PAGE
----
This is a blog dedicated to a personal interpretation of political news of the day. I attempt to be as knowledgeable as possible before commenting and committing my thoughts to a day's communication.

Thursday, April 28, 2011

Sadistic Cynicism

Britain has formally withdrawn the wedding invitation extended to the Embassy of Syria, in London. And the Syrian Ambassador, surprised and somewhat crestfallen at the dis-invitation, does not in fact think it advisable that he attend. Will they courteously usher him out of Westminster Abbey should he defy them, waving his invitation as proof that he was invited - or put him in the stocks on public display for further humiliation?

Not that there is any really good reason to feel compassion for the man. He does, after all, represent the government and the leader of his country while abroad. And the government and President Bashar al-Assad deserve little respect from the international community, much less Britain and the Royal Family. Both of which, truth be told, saw nothing amiss in sending out the original invitation until the embarrassment of public criticism had them take a second look.

After all, if Tony Blair and Gordon Brown and Sara Ferguson are persona non grata, it does look rather peculiar if Syria's representative appears as an honoured guest. But that's Britain, after all, the country that personifies eccentricity and the class-culture structure, and entitlements. If we think that Britain's sordid and dilatory attention to class-corrective actions and cultural niceties leave something to be desired, look to the United Nations.

Ah, the United Nations, where there are no class distinctions and where all countries are considered to be equally endowed and equally entitled. Belying reality, but making for political correctness, which is the standard-bearer of conduct within that august body. The UN's Human Rights Council presents as one of those creatures of the UN that stands above and apart; perhaps that should be descends below standards.

Canada, among another 36 co-sponsors requesting the scheduling of an emergency session on exploring what can be done about Syria's brutal crackdown on its own citizens clamouring for freedom from classic repression, would like some accountability. It was largely responsible for introducing into the UN the "responsibility to protect" doctrine, which the UN is now grappling with, pleading with Bashar al-Assad to stop killing Syrian protesters.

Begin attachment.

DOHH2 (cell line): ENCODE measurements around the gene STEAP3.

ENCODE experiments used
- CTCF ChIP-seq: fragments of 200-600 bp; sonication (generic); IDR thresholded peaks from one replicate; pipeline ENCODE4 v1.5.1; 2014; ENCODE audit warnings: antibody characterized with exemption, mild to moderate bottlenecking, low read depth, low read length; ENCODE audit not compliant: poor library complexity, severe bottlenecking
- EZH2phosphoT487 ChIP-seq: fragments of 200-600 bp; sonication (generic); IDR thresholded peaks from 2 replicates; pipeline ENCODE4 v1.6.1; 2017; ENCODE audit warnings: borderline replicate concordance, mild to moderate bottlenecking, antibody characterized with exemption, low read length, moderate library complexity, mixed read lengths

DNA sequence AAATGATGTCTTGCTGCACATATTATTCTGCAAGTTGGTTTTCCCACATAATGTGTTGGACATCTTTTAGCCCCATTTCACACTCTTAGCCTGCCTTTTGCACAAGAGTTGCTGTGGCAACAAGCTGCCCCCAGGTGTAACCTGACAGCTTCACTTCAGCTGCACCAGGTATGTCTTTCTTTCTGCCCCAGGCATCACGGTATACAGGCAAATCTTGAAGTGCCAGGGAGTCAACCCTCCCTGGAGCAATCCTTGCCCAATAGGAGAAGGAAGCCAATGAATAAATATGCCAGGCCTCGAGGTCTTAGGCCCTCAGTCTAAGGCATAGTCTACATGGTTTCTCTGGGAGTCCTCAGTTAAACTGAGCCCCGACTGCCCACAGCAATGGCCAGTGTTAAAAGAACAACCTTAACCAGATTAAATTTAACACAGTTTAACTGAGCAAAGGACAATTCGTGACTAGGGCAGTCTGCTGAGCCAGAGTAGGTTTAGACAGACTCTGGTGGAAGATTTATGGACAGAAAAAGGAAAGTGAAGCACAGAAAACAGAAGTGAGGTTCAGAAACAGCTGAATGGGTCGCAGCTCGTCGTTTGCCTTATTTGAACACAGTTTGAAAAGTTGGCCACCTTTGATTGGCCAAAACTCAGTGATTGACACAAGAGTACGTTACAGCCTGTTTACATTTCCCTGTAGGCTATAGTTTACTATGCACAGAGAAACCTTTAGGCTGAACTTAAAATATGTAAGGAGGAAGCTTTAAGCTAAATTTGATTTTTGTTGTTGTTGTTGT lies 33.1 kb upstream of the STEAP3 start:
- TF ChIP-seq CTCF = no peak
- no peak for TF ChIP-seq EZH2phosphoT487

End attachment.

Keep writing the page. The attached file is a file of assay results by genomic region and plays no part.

But the Human Rights Council, having received from Syria a key membership prerequisite in the form of a written pledge to respect the human rights of its own population, and to promote human rights internationally - a standard document required of all potential members elected to the HRC - is prepared to proceed to induct Syria into its 47-member council for a 3-year term.

Like Britain's invitation, away back in January the UN Asian group submitted the names of Syria and three other countries to fill four vacant "Asian" seats. With that submission, the admission of the four are rubber-stamped for acceptance, requiring only a simple majority of the 192-member UN General Assembly in a month's time. The international community, let alone the Arab League, is making no fuss about the Syrian situation, unlike the attention given to Libya.

Neither Russia nor China are prepared to issue a condemnation of the Syrian government, unlike Europe and the U.S. and Canada. Russian Deputy Ambassador Alexander Pankin claims that the situation in Syria "does not present a threat to international peace and security", therefore it is clearly not needful that the Security Council get involved in anything distastefully interfering like sanctions against Syria.

Syria, a clear threat in the Middle East and beyond, with its support for and links to terrorist Islamists militias, Hezbollah and Hamas; with its active encouragement and support of Islamist jihadists entering Iraq to confront and attack both Iraqis and U.S. and British troops there; with its closely supportive friendship with Iran; with its own attempts to build nuclear installations; with its Lebanese occupation; with its involvement in political assassinations; with its violation of its citizens' human rights, was still seen as deserving of an invitation to the royal wedding.

And it stands now, as of May 20, to join the UN's Human Rights Council. This blatant parody of concern for human rights represents the ultimate in paradoxically sadistic cynicism.

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